Academic journal article College Student Journal

Student and Faculty Perceptions of Plus/minus Grading and Its Effect on Course Grade Point Averages

Academic journal article College Student Journal

Student and Faculty Perceptions of Plus/minus Grading and Its Effect on Course Grade Point Averages

Article excerpt

In fall 2005, the Dale Bumpers College of Agricultural, Food and Life Sciences at the University of Arkansas authorized the optional use of a plus/minus grading system. Since 2005, approximately one-half of courses have been graded using plus/minus and one-half using the straight letter grade system. This study examined student (n = 338) and faculty (n = 82) perceptions of the plus/minus grading system and evaluated its effect on course GPAs by analyzing 12 years of grade data. Student perceptions of the plus/minus system were negative; a majority of students felt plus/minus grading was unfair, resulted in lower student GPAs, and preferred straight letter grades. The faculty was more divided; a slight majority felt plus/minus grading was fair to students while pluralities felt it helped average and low achieving students, resulted in lower student GPAs, and preferred straight letter grades. Students were significantly more negative about plus/minus grading than were faculty. Analyses of same-course same-instructor grade data indicated no significant change in post-2005 GPAs for courses where instructors continued to use straight letter grades; however, a significant decrease (-0.12) occurred in courses where instructors switched to plus/minus grading. In plus/minus graded courses, more minus than plus grades were assigned, primarily because no A+ grade was available.

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Study Background

A common view of the purpose of grading college courses is that grades measure mastery of a subject. But grades are clearly more than that and their meaning varies between the assigning instructor and the receiving student. Most instructors think of grades as measures of mastery and motivational instruments. Students may consider these factors, but they also view grades as a key to future jobs and/or admission to graduate or professional school, maintaining scholarships, and indicators of self-worth and self-esteem. Because of these conflicting views instructors and students are not likely to view grading systems in the same way or to rate them similarly.

In fall 2005, the Dale Bumpers College of Agricultural, Food and Life Sciences (Bumpers College) changed its grading policy to allow instructors to assign plus and minus grades should they so choose. The present study used data generated by student and faculty surveys and actual grade distributions from 2000-2012, to assess the impacts of switching grading systems both in terms of perceptions as well course grade point averages (CGPA).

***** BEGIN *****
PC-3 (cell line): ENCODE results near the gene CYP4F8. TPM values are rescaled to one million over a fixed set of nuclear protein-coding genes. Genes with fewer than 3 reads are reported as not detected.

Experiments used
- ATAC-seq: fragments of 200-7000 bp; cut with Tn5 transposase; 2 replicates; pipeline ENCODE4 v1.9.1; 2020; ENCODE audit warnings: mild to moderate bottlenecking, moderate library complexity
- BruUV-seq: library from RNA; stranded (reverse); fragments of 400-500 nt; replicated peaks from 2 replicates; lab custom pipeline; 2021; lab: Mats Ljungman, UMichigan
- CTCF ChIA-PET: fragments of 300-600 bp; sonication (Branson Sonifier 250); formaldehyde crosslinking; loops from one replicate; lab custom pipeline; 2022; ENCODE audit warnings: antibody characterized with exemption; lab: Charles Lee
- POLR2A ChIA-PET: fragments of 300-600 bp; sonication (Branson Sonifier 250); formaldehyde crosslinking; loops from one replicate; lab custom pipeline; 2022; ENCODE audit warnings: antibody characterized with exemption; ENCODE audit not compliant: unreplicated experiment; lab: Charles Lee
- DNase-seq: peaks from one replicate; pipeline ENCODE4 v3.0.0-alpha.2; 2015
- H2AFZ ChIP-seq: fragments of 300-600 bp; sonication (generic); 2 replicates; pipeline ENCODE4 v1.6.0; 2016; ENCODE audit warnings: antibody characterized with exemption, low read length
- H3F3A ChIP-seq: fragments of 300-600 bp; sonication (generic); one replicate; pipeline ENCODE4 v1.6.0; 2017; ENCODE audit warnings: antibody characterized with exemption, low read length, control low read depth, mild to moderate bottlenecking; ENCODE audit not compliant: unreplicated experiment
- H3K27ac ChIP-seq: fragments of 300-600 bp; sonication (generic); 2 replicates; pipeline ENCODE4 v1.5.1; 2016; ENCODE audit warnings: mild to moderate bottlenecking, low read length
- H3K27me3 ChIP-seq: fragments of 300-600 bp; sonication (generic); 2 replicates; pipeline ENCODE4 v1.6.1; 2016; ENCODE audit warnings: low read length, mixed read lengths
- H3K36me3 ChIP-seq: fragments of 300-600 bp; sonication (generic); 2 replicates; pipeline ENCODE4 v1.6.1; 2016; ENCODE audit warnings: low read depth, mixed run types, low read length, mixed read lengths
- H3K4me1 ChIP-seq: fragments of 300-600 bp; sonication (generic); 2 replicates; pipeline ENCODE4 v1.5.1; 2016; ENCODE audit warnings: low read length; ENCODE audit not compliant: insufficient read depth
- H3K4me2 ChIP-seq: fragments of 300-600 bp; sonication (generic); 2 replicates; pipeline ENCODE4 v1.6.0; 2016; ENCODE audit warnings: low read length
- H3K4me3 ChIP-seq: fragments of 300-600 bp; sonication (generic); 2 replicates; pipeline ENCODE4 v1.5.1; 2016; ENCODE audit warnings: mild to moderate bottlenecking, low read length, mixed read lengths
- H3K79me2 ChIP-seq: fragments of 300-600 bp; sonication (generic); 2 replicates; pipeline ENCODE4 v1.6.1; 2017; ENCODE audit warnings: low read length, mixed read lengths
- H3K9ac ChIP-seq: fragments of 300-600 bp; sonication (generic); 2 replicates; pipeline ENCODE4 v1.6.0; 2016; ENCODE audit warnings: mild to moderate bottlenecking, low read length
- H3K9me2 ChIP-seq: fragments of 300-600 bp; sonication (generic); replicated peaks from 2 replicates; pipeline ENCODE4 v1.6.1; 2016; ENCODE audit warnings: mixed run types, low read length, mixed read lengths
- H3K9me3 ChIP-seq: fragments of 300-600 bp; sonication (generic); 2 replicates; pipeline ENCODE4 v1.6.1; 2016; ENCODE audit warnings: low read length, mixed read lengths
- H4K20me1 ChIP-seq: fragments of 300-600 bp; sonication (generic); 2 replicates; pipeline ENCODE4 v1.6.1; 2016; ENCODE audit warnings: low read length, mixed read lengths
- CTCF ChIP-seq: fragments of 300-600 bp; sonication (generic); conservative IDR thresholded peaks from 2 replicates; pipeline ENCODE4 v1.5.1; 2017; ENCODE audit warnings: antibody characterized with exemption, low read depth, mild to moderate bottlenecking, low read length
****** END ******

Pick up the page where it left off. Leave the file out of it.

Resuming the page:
Introduction

In the U.S., grades are typically assigned as either straight letter grades, plus/minus, or pass/fail (Barnes & Buring, 2012), with 97% of higher education institutions using some form of letter grading system (Hassel & Lourey, 2005). The straight letter system, used for over 100 years in American higher education, has become the basis for the 4.0 GPA (Rojstaczer & Healy, 2012). Grades are generally viewed as an indication of a student's performance during an academic course. The cumulative GPA of all courses condenses academic performance into a single statistic (Beatty, 2004) and is used to evaluate applicants for employment and post graduate training (Barnes & Buring, 2012). GPA was found to be the most important admission criterion for graduate school, above faculty recommendation letters and GRE scores (Beatty, 2004; Sanders & Landrum, 2012). Thus, the system used to assign grades is important.

In recent years, more universities have dropped the traditional straight letter system and adopted a plus (+) and minus (-) grading system. A primary justification for this change was that the plus/minus system is fairer and 1 or more precise because it permits greater differentiation among levels of student performance by narrowing grade intervals (Morgan, Tallman, & Williams, 2007).

The plus/minus grading system is largely driven by: (a) grade inflation (Cherry & Ellis, 2005; Edwards, 2000; Eiszler, 2002; Lackey & Lackey, 2006; Rojstaczer, & Healy, 2012; Rosovsky & Hartley, 2002; Singleton & Smith, 1978); (b) grades as motivators (Bressette, 2002; Dixon, 2004; Docan, 2006; Holmes & Smith, 2003; McClure & Spector, 2005; and (c) expectation of student effort on grading practices (Adams, 2005; Lippmann, Bulanda, & Wagenaar, 2009; McDougall & Granby, 1997; Trout, 1997; Twenge, 2006); and (d) student and faculty acceptance of grading practices (Malone, Nelson, & Nelson, 2000; Morgan et al. …

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